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An effort by some Methodists to block the George W. Bush Presidential Center from coming to Southern Methodist University failed Wednesday, though clergy and lay leaders wrestled with the issue for almost four hours at a regional conference in Dallas.

The United Methodist Church’s South Central Jurisdiction, which owns SMU, has been bracing for a showdown over the Bush library for months. On Wednesday, a committee worked agonizingly through a series of resolutions designed to distance the church from a public policy institute planned as part of the library complex.

The group voted to reject a potentially divisive proposal calling for the conference to reverse a decision by the church’s Mission Council granting SMU the ability to lease land to the Bush library foundation for up to 250 years.

Instead, it approved a resolution saying it expects the institute to protect SMU’s “integrity,” signaling that committee members don’t want the institute’s work to affect SMU’s academic independence.

That resolution will be presented to the full conference today.

Members of the committee said their hands were mostly tied because SMU has signed a detailed legal agreement with the foundation committing itself to the three-part complex, which also includes a library and a museum.

The institute has drawn criticism from some Methodists who say that Bush policies conflict with church teachings. With the institute on SMU’s campus, they say the church will be seen as supporting political views.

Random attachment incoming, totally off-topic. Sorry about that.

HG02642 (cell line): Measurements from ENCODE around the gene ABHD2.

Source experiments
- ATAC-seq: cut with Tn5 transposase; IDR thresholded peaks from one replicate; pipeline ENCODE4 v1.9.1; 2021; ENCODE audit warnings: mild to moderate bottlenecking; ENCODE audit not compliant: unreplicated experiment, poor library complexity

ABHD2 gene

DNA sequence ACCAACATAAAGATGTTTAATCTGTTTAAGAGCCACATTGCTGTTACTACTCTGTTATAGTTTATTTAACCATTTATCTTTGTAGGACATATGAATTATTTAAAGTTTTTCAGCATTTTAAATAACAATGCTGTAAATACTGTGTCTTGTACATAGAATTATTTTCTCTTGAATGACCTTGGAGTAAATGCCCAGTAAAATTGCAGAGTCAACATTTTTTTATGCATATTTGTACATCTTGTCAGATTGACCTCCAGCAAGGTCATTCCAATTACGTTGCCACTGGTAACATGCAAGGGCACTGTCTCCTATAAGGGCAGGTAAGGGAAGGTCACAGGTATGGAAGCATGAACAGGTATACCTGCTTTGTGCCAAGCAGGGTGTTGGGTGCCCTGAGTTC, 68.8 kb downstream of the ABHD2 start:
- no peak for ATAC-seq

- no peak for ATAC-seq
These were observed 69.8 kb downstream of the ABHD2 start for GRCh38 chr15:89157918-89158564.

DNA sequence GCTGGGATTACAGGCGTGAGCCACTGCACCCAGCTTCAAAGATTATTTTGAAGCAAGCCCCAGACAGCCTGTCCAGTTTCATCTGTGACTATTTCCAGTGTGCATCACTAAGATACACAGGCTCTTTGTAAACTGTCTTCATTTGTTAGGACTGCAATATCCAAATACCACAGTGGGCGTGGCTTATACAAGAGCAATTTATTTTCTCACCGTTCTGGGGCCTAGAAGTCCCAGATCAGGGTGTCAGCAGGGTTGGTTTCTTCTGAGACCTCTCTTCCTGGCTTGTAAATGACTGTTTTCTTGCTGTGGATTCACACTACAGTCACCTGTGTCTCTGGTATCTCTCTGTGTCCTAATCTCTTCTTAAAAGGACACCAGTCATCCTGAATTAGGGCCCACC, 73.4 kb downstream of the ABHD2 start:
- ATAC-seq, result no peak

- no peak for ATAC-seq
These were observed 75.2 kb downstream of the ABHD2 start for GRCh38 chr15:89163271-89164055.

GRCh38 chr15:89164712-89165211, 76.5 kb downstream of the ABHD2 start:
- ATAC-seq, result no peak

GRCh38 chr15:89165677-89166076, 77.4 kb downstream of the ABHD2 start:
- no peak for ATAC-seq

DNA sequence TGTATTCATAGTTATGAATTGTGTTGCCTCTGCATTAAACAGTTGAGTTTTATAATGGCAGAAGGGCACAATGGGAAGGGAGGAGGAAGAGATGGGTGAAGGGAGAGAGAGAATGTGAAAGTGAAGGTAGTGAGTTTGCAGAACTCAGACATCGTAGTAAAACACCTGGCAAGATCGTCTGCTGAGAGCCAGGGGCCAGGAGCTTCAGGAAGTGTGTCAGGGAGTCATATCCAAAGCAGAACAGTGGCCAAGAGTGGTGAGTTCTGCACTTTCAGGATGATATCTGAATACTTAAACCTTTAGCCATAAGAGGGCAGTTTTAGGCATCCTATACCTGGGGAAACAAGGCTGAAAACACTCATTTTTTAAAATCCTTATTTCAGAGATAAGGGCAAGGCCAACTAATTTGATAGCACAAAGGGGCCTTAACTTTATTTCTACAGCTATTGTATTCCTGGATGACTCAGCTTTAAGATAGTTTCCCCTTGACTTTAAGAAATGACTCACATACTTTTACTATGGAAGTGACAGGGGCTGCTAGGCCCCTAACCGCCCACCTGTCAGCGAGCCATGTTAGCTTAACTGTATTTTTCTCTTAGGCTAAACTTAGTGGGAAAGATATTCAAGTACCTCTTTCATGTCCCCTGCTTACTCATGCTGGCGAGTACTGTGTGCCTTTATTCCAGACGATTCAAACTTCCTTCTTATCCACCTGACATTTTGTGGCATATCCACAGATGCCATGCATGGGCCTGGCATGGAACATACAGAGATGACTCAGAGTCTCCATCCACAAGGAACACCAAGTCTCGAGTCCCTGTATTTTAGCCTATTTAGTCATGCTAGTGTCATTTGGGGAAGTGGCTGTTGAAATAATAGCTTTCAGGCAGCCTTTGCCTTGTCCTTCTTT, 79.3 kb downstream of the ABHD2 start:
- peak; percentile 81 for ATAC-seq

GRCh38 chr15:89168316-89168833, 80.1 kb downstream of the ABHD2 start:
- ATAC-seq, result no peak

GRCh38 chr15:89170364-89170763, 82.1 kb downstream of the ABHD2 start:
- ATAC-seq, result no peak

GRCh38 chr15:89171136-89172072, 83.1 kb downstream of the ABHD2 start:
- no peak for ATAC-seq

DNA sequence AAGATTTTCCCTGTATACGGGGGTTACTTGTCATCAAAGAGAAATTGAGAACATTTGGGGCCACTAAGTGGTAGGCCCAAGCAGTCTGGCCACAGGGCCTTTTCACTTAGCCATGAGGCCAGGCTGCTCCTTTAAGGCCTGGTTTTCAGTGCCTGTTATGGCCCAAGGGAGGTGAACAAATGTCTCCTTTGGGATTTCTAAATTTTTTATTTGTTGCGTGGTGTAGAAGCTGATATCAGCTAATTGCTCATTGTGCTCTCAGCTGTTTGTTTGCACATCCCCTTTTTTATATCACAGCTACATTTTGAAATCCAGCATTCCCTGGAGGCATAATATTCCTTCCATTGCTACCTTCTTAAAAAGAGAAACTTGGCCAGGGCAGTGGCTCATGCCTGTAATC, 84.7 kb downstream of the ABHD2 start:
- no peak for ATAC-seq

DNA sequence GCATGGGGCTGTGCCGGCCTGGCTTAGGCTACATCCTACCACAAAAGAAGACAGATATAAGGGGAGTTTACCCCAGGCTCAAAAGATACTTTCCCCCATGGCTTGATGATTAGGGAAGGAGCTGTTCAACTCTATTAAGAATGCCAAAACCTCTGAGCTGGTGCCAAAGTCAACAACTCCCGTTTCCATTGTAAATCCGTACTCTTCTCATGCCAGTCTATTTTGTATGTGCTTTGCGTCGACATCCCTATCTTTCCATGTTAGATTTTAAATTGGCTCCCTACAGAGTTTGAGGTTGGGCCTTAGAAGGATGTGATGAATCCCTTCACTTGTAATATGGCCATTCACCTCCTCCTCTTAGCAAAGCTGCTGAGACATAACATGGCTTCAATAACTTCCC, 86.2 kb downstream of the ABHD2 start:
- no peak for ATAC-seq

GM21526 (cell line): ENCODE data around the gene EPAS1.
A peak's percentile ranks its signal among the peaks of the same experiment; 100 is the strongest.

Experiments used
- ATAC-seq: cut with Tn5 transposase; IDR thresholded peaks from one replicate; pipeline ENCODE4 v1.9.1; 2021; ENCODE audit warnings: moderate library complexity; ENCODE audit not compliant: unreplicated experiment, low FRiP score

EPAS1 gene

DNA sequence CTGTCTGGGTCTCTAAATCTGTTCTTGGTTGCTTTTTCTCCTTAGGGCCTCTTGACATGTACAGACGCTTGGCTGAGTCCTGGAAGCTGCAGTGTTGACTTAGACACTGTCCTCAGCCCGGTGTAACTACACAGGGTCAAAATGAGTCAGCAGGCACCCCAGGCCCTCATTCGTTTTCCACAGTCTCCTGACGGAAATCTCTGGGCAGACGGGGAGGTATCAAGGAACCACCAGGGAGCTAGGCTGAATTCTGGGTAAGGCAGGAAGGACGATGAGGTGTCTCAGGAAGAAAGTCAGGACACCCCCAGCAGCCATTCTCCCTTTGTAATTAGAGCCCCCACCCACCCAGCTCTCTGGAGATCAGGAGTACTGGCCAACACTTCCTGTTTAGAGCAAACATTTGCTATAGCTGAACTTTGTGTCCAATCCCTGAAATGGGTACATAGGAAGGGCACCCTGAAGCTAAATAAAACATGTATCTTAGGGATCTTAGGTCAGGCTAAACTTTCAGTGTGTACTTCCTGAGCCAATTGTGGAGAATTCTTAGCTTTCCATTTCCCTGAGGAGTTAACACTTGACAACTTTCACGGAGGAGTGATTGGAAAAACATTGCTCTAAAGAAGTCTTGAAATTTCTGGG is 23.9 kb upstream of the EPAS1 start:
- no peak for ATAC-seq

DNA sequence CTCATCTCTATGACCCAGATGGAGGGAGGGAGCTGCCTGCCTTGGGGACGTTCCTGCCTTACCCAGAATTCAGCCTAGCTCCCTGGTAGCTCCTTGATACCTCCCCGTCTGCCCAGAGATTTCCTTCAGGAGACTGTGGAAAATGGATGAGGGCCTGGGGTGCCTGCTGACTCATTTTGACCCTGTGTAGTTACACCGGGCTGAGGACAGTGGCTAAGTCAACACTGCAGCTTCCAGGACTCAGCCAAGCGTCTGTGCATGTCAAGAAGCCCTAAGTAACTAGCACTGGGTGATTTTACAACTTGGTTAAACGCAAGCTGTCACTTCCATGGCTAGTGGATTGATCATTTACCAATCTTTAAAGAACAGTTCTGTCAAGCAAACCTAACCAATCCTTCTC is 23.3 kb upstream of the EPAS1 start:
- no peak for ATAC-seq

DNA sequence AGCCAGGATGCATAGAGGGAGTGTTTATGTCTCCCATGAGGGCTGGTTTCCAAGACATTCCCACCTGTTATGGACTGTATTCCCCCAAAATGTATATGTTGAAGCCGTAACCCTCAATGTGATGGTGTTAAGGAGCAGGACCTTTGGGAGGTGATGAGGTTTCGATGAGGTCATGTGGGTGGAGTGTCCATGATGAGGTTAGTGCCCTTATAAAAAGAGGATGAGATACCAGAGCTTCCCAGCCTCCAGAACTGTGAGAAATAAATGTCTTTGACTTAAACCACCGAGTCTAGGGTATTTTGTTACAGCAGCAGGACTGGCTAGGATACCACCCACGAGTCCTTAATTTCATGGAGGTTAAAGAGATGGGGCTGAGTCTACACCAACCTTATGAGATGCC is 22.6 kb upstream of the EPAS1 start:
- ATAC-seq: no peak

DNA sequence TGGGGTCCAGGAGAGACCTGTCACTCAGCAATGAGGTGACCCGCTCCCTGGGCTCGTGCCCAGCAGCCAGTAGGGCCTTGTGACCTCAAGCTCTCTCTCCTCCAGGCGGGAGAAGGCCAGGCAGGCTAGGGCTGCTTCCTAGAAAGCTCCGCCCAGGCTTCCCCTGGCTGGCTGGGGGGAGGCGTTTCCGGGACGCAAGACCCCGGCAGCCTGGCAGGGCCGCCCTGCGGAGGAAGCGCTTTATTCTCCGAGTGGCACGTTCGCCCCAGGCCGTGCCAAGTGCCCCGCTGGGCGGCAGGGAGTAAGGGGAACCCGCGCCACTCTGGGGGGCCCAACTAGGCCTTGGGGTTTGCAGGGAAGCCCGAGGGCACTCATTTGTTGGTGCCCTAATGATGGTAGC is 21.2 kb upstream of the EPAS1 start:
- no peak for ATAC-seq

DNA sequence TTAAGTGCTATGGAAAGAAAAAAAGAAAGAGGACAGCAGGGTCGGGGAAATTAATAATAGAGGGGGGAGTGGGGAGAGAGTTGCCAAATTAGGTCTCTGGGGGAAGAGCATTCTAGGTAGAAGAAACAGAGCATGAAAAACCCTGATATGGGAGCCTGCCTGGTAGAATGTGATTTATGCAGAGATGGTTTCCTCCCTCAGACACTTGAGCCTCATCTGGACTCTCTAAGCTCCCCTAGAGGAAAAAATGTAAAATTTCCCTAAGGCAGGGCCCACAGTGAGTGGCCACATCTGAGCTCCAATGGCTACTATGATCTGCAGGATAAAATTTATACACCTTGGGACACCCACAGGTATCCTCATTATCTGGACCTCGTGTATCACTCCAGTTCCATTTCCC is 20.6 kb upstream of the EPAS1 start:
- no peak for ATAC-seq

But supporters of the institute say the facility is consistent with the United Methodist faith’s commitment to academic excellence and open debate.

The committee’s long deliberation included questioning of representatives from SMU and discussion of trying to separate the institute from the university.

Several options were considered and rejected, including a proposal to require that church representatives be appointed to the governing bodies of the library and the institute.

SMU spokeswoman Patti LaSalle told the group that SMU would have at least one representative — maybe more — on the governing board of each facility. But changes to the legal agreement probably could not be made without renegotiating parts of the deal, she said.

SMU began planning a bid for the library in 2001 but was not officially chosen until February. Part of SMU’s bid was ensuring it had access to space on campus for the entire Bush complex, including the institute. Bush officials have said the institute will be an independent public policy facility, which will be overseen by the Bush library foundation.

Despite an intense but polite debate within the 24-member group, committee members said they eventually agreed there was little they could do to change the status quo.

“I came into the door knowing it was a done deal,” said Andrew Hernandez, a lay leader from Houston who was on the committee. “The resolution was the best we could do, but it’s not the end of it.”

He predicted a long session when the measure is presented to the full conference today.


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Copyright (c) 2008 The Dallas Morning News

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